Despite the very high cure rates and the low long-term toxicity from chemotherapy treatment, it is perhaps unsurprising that the diagnosis of a molar pregnancy and particularly treatment with chemotherapy can result in a number of psychological sequelae. The areas that lead to stress in the short term are the loss of the pregnancy, the impact of the 'cancer' diagnosis, the treatment process and the delay of future pregnancy. During chemotherapy treatment issues regarding potential side effects, emotional problems and fertility concerns are frequent. Other studies have shown that the concerns can remain for many years, with feelings regarding the wish for more children, a lack of control of fertility and an ongoing mourning for the lost pregnancy still frequently reported 5-10 years after treatment . Additionally issues regarding self-esteem, and loss of sexual desire can be troublesome for many years after treatment; however, overall marital happiness does not seem to be impaired for trophoblast patients and their partners . A number of surveys have demonstrated the wish of many patients to have more support through counselling and support at diagnosis and continuing even after treatment, and the recognition of this need must be addressed at centres and in the community subsequently.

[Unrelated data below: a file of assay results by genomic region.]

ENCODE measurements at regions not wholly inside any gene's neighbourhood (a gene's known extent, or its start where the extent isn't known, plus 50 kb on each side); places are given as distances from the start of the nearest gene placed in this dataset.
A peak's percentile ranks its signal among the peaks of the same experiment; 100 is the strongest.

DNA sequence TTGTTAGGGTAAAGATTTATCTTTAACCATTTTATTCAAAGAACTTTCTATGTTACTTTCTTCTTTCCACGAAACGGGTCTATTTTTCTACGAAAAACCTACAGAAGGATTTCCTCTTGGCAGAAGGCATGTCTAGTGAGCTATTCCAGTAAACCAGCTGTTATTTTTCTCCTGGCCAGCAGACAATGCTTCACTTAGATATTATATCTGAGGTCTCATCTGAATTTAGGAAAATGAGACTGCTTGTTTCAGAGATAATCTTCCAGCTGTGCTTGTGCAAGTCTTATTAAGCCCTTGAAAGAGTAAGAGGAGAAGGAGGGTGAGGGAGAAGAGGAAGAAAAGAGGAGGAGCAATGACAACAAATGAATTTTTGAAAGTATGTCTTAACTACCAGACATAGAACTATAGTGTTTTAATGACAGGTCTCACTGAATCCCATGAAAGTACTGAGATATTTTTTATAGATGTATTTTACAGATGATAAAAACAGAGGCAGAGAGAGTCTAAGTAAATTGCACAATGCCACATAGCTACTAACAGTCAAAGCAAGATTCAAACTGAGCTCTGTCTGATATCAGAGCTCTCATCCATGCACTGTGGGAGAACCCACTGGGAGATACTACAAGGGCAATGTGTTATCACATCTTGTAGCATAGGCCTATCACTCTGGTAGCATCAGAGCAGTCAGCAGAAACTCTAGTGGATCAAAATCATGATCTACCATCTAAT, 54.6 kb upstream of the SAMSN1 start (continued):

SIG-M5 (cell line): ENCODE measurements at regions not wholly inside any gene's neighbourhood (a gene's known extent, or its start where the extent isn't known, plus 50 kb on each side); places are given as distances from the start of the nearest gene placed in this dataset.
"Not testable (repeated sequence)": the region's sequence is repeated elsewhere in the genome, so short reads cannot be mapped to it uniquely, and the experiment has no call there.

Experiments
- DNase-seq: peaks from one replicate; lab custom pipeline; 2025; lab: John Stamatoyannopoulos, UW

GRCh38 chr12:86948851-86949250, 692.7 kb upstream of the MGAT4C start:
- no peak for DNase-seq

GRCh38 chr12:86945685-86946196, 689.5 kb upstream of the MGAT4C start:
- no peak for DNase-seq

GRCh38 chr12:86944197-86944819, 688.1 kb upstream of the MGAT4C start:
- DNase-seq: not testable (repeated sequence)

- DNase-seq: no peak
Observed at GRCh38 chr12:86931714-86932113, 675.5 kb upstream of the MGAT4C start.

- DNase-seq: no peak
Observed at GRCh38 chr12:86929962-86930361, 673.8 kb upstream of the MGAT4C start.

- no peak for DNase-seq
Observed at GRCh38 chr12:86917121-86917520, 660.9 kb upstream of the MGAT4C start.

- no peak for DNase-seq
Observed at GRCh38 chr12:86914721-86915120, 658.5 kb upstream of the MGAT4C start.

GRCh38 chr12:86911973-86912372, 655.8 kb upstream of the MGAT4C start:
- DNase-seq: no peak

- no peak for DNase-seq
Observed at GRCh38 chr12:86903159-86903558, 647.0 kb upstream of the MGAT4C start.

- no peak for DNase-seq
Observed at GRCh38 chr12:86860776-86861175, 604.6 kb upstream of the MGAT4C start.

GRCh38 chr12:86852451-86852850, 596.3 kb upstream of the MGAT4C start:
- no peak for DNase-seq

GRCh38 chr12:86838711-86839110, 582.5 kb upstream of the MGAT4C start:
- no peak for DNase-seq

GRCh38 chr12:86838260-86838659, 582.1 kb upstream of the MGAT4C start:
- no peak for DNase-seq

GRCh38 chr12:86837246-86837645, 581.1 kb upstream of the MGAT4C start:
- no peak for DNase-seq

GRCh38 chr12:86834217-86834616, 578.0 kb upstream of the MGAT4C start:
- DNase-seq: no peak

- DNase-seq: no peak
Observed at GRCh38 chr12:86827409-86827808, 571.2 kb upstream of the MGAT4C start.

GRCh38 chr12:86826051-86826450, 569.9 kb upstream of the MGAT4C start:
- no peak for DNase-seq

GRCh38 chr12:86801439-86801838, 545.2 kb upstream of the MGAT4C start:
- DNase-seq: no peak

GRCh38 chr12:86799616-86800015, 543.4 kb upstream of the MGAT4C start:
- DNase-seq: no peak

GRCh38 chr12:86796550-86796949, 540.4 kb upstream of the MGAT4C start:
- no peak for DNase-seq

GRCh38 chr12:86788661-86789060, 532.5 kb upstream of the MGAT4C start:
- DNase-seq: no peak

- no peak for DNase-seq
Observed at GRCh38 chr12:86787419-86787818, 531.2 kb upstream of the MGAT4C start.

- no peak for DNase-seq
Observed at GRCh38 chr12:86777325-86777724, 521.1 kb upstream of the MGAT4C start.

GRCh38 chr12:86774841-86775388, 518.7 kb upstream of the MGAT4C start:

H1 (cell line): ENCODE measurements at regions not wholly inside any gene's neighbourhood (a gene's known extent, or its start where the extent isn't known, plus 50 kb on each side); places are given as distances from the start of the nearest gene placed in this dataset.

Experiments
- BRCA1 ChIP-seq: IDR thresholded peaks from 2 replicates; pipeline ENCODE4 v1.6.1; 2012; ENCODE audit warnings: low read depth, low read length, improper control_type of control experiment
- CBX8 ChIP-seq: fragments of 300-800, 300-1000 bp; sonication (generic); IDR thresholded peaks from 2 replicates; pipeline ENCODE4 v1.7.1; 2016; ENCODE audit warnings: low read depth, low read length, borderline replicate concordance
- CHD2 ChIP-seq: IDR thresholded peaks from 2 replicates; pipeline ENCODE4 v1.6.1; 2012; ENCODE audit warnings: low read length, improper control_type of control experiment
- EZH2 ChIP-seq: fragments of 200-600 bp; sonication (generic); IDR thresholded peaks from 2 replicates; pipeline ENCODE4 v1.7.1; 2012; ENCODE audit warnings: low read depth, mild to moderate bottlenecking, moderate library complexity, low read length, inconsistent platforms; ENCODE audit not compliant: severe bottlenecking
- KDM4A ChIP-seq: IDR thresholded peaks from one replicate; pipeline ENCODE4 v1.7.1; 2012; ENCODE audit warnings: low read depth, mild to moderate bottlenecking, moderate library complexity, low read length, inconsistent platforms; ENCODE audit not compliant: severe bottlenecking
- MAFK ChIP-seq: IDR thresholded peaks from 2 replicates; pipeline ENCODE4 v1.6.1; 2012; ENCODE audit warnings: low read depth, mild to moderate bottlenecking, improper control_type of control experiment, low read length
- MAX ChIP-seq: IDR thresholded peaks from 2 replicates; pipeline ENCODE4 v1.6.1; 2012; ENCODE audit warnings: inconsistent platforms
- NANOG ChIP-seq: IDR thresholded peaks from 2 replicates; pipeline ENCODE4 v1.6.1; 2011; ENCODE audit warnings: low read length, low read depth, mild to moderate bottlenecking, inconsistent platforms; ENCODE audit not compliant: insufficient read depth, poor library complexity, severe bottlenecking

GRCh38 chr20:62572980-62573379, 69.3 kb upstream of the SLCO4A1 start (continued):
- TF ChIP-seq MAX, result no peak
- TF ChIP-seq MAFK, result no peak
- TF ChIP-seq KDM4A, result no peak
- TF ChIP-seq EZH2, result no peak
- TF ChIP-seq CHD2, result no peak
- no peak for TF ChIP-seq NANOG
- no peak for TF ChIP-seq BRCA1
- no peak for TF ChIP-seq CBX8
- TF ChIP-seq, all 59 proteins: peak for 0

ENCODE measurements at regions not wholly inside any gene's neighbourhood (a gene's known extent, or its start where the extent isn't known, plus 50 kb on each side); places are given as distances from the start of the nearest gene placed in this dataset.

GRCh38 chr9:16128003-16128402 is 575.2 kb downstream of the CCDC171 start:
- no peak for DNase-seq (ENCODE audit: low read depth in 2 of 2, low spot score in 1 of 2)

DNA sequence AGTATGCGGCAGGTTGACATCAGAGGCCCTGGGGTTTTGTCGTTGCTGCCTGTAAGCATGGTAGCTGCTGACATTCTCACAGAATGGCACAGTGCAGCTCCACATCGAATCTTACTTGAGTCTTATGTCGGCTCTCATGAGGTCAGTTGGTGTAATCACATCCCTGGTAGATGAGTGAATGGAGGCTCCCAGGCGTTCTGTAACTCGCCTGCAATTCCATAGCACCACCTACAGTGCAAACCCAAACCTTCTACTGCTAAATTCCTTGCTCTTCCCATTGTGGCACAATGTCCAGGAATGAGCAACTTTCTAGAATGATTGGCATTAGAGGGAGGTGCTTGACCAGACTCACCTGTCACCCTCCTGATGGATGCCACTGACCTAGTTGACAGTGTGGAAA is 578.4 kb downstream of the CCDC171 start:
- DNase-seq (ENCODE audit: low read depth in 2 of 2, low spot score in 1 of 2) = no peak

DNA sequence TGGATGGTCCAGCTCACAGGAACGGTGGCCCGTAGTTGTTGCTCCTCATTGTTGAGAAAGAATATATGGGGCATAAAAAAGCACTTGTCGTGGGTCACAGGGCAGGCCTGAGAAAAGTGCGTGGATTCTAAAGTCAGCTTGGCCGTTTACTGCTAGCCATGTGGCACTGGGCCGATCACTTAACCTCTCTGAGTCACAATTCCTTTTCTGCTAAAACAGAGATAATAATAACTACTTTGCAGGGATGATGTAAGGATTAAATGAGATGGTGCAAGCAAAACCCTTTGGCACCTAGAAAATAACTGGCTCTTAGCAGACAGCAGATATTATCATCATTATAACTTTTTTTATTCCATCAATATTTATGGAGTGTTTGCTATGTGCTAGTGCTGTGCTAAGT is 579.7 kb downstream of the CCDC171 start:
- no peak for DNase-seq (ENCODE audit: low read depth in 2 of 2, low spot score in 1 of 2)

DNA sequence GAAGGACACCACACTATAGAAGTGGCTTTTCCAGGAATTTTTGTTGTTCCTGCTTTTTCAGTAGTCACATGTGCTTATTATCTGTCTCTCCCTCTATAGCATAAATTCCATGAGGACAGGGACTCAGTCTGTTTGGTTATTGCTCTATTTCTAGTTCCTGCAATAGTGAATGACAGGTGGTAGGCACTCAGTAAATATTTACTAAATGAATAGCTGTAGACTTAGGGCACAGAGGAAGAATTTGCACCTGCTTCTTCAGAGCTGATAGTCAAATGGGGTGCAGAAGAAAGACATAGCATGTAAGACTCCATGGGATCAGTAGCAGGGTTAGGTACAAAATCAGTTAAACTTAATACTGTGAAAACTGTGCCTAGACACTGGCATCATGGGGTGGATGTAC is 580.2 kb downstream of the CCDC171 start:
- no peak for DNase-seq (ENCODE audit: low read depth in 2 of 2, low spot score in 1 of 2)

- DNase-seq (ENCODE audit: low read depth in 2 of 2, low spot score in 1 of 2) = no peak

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Once your pregnancy is over and done with, your baby is happily in your arms, and youre headed back home from the hospital, youll begin to realize that things have only just begun. Over the next few days, weeks, and months, youre going to increasingly notice that your entire life has changed in more ways than you could ever imagine.